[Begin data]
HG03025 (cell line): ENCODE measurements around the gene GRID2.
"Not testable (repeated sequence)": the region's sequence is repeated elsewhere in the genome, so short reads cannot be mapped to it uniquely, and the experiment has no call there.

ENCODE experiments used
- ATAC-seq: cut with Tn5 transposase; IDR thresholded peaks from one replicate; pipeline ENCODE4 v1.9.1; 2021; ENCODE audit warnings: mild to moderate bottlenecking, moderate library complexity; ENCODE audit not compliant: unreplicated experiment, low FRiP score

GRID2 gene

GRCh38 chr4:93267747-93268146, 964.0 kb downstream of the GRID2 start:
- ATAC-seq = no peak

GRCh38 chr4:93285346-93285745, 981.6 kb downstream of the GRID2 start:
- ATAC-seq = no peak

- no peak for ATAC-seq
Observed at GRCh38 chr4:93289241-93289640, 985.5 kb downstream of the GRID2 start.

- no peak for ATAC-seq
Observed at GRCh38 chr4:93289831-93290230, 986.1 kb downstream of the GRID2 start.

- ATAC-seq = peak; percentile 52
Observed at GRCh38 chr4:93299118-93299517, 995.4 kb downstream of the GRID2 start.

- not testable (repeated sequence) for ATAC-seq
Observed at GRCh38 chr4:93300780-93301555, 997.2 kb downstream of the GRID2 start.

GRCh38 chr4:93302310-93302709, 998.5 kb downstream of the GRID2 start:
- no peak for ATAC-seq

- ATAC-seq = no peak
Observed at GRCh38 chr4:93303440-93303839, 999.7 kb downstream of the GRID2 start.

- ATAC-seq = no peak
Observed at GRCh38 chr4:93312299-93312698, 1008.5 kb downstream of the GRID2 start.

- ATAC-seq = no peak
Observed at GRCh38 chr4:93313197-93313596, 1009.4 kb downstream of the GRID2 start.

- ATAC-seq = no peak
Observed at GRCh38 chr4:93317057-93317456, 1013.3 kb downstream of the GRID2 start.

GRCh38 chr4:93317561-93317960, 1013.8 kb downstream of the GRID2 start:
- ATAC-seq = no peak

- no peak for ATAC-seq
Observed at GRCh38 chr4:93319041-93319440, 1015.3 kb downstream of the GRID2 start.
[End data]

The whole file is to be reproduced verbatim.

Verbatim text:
HG03025 (cell line): ENCODE measurements around the gene GRID2.
"Not testable (repeated sequence)": the region's sequence is repeated elsewhere in the genome, so short reads cannot be mapped to it uniquely, and the experiment has no call there.

ENCODE experiments used
- ATAC-seq: cut with Tn5 transposase; IDR thresholded peaks from one replicate; pipeline ENCODE4 v1.9.1; 2021; ENCODE audit warnings: mild to moderate bottlenecking, moderate library complexity; ENCODE audit not compliant: unreplicated experiment, low FRiP score

GRID2 gene

GRCh38 chr4:93267747-93268146, 964.0 kb downstream of the GRID2 start:
- ATAC-seq = no peak

GRCh38 chr4:93285346-93285745, 981.6 kb downstream of the GRID2 start:
- ATAC-seq = no peak

- no peak for ATAC-seq
Observed at GRCh38 chr4:93289241-93289640, 985.5 kb downstream of the GRID2 start.

- no peak for ATAC-seq
Observed at GRCh38 chr4:93289831-93290230, 986.1 kb downstream of the GRID2 start.

- ATAC-seq = peak; percentile 52
Observed at GRCh38 chr4:93299118-93299517, 995.4 kb downstream of the GRID2 start.

- not testable (repeated sequence) for ATAC-seq
Observed at GRCh38 chr4:93300780-93301555, 997.2 kb downstream of the GRID2 start.

GRCh38 chr4:93302310-93302709, 998.5 kb downstream of the GRID2 start:
- no peak for ATAC-seq

- ATAC-seq = no peak
Observed at GRCh38 chr4:93303440-93303839, 999.7 kb downstream of the GRID2 start.

- ATAC-seq = no peak
Observed at GRCh38 chr4:93312299-93312698, 1008.5 kb downstream of the GRID2 start.

- ATAC-seq = no peak
Observed at GRCh38 chr4:93313197-93313596, 1009.4 kb downstream of the GRID2 start.

- ATAC-seq = no peak
Observed at GRCh38 chr4:93317057-93317456, 1013.3 kb downstream of the GRID2 start.

GRCh38 chr4:93317561-93317960, 1013.8 kb downstream of the GRID2 start:
- ATAC-seq = no peak

- no peak for ATAC-seq
Observed at GRCh38 chr4:93319041-93319440, 1015.3 kb downstream of the GRID2 start.